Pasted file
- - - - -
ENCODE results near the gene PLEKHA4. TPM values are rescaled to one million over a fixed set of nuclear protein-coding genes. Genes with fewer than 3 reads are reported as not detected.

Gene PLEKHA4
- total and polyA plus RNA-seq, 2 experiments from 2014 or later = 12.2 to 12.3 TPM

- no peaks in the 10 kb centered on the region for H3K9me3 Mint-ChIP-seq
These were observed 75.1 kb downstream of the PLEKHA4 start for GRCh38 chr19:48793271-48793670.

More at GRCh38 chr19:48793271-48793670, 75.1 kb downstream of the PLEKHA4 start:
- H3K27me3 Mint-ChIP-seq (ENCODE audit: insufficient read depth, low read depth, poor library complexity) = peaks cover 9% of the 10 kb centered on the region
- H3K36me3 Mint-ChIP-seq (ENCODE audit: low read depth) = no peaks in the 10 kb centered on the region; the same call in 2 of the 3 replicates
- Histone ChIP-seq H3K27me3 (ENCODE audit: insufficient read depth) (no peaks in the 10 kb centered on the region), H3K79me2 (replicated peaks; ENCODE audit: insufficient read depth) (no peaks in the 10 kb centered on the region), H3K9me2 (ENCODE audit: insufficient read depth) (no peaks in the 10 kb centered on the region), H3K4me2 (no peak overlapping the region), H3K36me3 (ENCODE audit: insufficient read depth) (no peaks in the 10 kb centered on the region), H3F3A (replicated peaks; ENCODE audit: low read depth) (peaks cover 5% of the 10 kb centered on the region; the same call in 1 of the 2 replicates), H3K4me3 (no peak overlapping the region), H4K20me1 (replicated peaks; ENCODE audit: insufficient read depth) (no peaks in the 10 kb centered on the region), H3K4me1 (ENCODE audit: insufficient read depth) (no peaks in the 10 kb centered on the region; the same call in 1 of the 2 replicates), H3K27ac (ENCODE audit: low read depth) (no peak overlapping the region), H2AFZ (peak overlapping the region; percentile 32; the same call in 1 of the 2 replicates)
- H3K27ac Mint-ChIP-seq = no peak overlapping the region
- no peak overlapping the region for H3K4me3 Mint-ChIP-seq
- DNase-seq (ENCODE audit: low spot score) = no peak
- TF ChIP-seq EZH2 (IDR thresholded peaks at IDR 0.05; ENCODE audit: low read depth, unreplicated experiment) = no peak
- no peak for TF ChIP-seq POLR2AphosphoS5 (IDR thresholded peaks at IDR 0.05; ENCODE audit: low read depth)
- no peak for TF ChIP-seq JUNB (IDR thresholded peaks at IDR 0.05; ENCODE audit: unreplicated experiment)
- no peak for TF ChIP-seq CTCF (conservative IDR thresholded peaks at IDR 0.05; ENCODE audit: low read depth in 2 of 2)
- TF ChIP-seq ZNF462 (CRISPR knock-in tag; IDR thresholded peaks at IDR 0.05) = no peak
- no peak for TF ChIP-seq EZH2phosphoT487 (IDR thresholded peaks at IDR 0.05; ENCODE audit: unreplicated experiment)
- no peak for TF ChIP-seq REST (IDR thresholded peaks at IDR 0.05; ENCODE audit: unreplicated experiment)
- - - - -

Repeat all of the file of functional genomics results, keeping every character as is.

ENCODE results near the gene PLEKHA4. TPM values are rescaled to one million over a fixed set of nuclear protein-coding genes. Genes with fewer than 3 reads are reported as not detected.

Gene PLEKHA4
- total and polyA plus RNA-seq, 2 experiments from 2014 or later = 12.2 to 12.3 TPM

- no peaks in the 10 kb centered on the region for H3K9me3 Mint-ChIP-seq
These were observed 75.1 kb downstream of the PLEKHA4 start for GRCh38 chr19:48793271-48793670.

More at GRCh38 chr19:48793271-48793670, 75.1 kb downstream of the PLEKHA4 start:
- H3K27me3 Mint-ChIP-seq (ENCODE audit: insufficient read depth, low read depth, poor library complexity) = peaks cover 9% of the 10 kb centered on the region
- H3K36me3 Mint-ChIP-seq (ENCODE audit: low read depth) = no peaks in the 10 kb centered on the region; the same call in 2 of the 3 replicates
- Histone ChIP-seq H3K27me3 (ENCODE audit: insufficient read depth) (no peaks in the 10 kb centered on the region), H3K79me2 (replicated peaks; ENCODE audit: insufficient read depth) (no peaks in the 10 kb centered on the region), H3K9me2 (ENCODE audit: insufficient read depth) (no peaks in the 10 kb centered on the region), H3K4me2 (no peak overlapping the region), H3K36me3 (ENCODE audit: insufficient read depth) (no peaks in the 10 kb centered on the region), H3F3A (replicated peaks; ENCODE audit: low read depth) (peaks cover 5% of the 10 kb centered on the region; the same call in 1 of the 2 replicates), H3K4me3 (no peak overlapping the region), H4K20me1 (replicated peaks; ENCODE audit: insufficient read depth) (no peaks in the 10 kb centered on the region), H3K4me1 (ENCODE audit: insufficient read depth) (no peaks in the 10 kb centered on the region; the same call in 1 of the 2 replicates), H3K27ac (ENCODE audit: low read depth) (no peak overlapping the region), H2AFZ (peak overlapping the region; percentile 32; the same call in 1 of the 2 replicates)
- H3K27ac Mint-ChIP-seq = no peak overlapping the region
- no peak overlapping the region for H3K4me3 Mint-ChIP-seq
- DNase-seq (ENCODE audit: low spot score) = no peak
- TF ChIP-seq EZH2 (IDR thresholded peaks at IDR 0.05; ENCODE audit: low read depth, unreplicated experiment) = no peak
- no peak for TF ChIP-seq POLR2AphosphoS5 (IDR thresholded peaks at IDR 0.05; ENCODE audit: low read depth)
- no peak for TF ChIP-seq JUNB (IDR thresholded peaks at IDR 0.05; ENCODE audit: unreplicated experiment)
- no peak for TF ChIP-seq CTCF (conservative IDR thresholded peaks at IDR 0.05; ENCODE audit: low read depth in 2 of 2)
- TF ChIP-seq ZNF462 (CRISPR knock-in tag; IDR thresholded peaks at IDR 0.05) = no peak
- no peak for TF ChIP-seq EZH2phosphoT487 (IDR thresholded peaks at IDR 0.05; ENCODE audit: unreplicated experiment)
- no peak for TF ChIP-seq REST (IDR thresholded peaks at IDR 0.05; ENCODE audit: unreplicated experiment)